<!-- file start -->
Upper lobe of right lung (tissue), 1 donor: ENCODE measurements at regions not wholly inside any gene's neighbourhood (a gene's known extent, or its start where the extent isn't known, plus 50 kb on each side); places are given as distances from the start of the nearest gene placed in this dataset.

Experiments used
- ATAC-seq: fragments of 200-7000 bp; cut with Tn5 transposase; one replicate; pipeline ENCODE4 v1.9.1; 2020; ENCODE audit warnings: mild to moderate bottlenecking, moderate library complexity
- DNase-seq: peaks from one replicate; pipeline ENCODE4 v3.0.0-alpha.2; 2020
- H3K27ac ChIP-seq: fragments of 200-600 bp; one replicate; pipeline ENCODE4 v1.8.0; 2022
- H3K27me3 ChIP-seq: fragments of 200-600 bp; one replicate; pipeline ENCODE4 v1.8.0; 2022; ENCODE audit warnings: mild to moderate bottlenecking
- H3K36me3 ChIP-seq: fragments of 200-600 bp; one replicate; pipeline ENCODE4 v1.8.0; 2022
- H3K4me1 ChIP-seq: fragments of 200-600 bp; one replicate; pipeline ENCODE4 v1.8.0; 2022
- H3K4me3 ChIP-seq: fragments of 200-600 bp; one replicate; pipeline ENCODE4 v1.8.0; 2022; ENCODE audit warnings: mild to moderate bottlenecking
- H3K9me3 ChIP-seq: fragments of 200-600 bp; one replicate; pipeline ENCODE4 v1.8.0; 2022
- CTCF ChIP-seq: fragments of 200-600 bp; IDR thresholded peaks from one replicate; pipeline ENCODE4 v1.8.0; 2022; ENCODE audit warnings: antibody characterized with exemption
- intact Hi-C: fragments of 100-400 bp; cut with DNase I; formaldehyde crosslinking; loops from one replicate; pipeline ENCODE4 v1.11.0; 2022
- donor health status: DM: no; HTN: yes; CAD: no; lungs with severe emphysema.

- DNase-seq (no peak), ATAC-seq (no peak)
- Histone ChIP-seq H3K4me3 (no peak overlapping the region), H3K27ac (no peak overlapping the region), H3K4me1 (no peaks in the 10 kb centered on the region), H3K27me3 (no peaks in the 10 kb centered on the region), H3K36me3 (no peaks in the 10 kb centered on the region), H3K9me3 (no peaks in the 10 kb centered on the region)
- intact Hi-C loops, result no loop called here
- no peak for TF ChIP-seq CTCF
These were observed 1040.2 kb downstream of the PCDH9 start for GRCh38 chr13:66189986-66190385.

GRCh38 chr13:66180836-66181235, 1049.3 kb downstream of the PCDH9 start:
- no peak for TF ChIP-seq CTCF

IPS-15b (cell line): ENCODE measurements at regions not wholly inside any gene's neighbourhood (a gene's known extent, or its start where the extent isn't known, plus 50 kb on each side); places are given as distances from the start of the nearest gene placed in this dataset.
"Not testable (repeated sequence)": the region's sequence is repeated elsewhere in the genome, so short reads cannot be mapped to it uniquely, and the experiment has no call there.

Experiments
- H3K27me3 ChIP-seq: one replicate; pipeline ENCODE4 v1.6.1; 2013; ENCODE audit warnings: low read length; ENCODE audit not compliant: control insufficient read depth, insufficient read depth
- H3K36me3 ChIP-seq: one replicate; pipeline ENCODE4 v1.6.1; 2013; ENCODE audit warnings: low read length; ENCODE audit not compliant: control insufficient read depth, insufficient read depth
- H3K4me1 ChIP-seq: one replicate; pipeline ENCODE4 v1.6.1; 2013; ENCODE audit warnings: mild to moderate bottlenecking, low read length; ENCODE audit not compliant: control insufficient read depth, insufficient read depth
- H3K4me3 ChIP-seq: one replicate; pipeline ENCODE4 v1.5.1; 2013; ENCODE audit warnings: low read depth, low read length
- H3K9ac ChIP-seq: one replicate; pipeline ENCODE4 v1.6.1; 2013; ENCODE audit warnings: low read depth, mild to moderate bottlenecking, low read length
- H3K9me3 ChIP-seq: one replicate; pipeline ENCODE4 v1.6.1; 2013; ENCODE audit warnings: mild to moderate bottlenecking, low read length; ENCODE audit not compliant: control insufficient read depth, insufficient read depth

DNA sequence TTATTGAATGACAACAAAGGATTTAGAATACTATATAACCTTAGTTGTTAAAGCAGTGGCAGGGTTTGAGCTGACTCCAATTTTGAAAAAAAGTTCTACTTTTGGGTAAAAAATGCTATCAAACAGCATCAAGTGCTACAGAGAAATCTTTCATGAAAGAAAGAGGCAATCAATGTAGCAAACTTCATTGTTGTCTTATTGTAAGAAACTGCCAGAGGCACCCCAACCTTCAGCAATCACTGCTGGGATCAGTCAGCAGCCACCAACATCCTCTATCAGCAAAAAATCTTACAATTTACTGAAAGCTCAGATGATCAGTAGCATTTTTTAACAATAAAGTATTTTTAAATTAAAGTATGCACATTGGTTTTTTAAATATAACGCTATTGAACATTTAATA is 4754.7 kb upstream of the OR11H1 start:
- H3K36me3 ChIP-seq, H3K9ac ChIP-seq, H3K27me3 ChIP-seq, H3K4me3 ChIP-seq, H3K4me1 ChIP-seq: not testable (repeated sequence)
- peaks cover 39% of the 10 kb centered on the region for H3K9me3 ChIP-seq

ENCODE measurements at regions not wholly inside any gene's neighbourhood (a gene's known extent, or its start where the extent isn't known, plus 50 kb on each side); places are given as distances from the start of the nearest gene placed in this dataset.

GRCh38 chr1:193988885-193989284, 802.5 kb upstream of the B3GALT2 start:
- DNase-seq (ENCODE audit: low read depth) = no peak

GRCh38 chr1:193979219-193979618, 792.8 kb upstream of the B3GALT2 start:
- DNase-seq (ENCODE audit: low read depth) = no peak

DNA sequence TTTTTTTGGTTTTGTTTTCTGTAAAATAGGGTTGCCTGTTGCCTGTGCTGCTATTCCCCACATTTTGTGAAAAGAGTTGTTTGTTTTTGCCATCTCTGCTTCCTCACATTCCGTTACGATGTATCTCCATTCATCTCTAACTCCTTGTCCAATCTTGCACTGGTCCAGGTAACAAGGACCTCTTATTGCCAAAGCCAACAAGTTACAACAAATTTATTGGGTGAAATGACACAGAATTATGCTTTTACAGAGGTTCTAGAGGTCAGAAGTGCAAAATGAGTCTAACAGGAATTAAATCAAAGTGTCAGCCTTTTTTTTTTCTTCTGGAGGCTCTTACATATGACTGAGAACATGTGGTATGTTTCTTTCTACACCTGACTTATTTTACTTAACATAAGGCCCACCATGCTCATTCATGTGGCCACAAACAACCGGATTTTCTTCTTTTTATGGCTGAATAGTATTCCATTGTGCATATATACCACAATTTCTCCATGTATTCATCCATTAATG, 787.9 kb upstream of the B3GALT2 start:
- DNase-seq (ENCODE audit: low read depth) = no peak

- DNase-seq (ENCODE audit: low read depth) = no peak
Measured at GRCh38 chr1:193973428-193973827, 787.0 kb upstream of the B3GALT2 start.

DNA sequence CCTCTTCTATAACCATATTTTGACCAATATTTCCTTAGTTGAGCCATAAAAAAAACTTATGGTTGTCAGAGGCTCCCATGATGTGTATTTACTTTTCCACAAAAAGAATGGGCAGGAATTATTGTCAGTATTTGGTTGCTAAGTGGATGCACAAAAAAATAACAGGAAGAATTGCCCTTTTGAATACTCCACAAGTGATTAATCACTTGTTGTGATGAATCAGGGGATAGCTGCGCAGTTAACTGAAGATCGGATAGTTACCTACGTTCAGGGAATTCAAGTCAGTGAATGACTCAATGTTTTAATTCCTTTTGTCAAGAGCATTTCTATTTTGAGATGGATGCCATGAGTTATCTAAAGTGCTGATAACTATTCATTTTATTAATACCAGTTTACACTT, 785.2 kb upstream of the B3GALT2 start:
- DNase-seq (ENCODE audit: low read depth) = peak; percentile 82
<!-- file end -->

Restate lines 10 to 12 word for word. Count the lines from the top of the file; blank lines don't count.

- H3K9me3 ChIP-seq: fragments of 200-600 bp; one replicate; pipeline ENCODE4 v1.8.0; 2022
- CTCF ChIP-seq: fragments of 200-600 bp; IDR thresholded peaks from one replicate; pipeline ENCODE4 v1.8.0; 2022; ENCODE audit warnings: antibody characterized with exemption
- intact Hi-C: fragments of 100-400 bp; cut with DNase I; formaldehyde crosslinking; loops from one replicate; pipeline ENCODE4 v1.11.0; 2022